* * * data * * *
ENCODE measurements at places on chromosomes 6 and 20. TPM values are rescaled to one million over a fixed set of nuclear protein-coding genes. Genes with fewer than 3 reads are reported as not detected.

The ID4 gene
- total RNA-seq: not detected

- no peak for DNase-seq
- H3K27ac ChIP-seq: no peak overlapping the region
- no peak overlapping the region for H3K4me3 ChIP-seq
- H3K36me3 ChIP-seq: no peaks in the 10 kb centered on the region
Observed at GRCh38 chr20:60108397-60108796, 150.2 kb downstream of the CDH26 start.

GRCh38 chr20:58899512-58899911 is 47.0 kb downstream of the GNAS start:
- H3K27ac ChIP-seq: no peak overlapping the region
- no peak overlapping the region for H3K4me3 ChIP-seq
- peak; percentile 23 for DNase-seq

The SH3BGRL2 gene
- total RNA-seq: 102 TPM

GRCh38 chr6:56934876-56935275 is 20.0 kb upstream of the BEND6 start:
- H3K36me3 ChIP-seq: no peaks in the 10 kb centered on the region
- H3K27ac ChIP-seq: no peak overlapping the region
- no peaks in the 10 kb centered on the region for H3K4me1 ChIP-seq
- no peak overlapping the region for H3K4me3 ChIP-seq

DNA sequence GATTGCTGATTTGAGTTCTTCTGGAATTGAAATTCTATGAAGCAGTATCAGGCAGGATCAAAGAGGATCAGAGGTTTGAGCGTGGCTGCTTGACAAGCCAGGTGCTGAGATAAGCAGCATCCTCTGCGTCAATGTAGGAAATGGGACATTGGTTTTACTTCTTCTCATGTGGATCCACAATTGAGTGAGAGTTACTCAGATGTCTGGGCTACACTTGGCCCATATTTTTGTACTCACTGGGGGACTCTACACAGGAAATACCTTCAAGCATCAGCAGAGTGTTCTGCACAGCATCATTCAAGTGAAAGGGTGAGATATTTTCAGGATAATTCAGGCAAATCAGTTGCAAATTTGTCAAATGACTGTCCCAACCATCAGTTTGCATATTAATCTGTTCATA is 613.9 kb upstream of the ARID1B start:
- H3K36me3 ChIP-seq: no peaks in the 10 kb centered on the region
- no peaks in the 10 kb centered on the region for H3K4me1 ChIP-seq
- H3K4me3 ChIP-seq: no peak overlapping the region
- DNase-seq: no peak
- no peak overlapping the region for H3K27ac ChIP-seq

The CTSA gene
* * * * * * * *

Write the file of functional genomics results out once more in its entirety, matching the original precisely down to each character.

ENCODE measurements at places on chromosomes 6 and 20. TPM values are rescaled to one million over a fixed set of nuclear protein-coding genes. Genes with fewer than 3 reads are reported as not detected.

The ID4 gene
- total RNA-seq: not detected

- no peak for DNase-seq
- H3K27ac ChIP-seq: no peak overlapping the region
- no peak overlapping the region for H3K4me3 ChIP-seq
- H3K36me3 ChIP-seq: no peaks in the 10 kb centered on the region
Observed at GRCh38 chr20:60108397-60108796, 150.2 kb downstream of the CDH26 start.

GRCh38 chr20:58899512-58899911 is 47.0 kb downstream of the GNAS start:
- H3K27ac ChIP-seq: no peak overlapping the region
- no peak overlapping the region for H3K4me3 ChIP-seq
- peak; percentile 23 for DNase-seq

The SH3BGRL2 gene
- total RNA-seq: 102 TPM

GRCh38 chr6:56934876-56935275 is 20.0 kb upstream of the BEND6 start:
- H3K36me3 ChIP-seq: no peaks in the 10 kb centered on the region
- H3K27ac ChIP-seq: no peak overlapping the region
- no peaks in the 10 kb centered on the region for H3K4me1 ChIP-seq
- no peak overlapping the region for H3K4me3 ChIP-seq

DNA sequence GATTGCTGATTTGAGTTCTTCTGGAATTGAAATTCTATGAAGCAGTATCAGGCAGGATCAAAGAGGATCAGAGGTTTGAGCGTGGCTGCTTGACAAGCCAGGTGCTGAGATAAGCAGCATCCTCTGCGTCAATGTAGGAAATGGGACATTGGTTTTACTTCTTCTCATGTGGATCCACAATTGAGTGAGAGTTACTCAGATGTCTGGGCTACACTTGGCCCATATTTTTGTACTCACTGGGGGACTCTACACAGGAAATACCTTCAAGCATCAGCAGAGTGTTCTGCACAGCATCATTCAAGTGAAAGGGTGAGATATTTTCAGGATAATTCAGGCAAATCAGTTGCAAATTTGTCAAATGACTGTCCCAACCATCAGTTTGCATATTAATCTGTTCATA is 613.9 kb upstream of the ARID1B start:
- H3K36me3 ChIP-seq: no peaks in the 10 kb centered on the region
- no peaks in the 10 kb centered on the region for H3K4me1 ChIP-seq
- H3K4me3 ChIP-seq: no peak overlapping the region
- DNase-seq: no peak
- no peak overlapping the region for H3K27ac ChIP-seq

The CTSA gene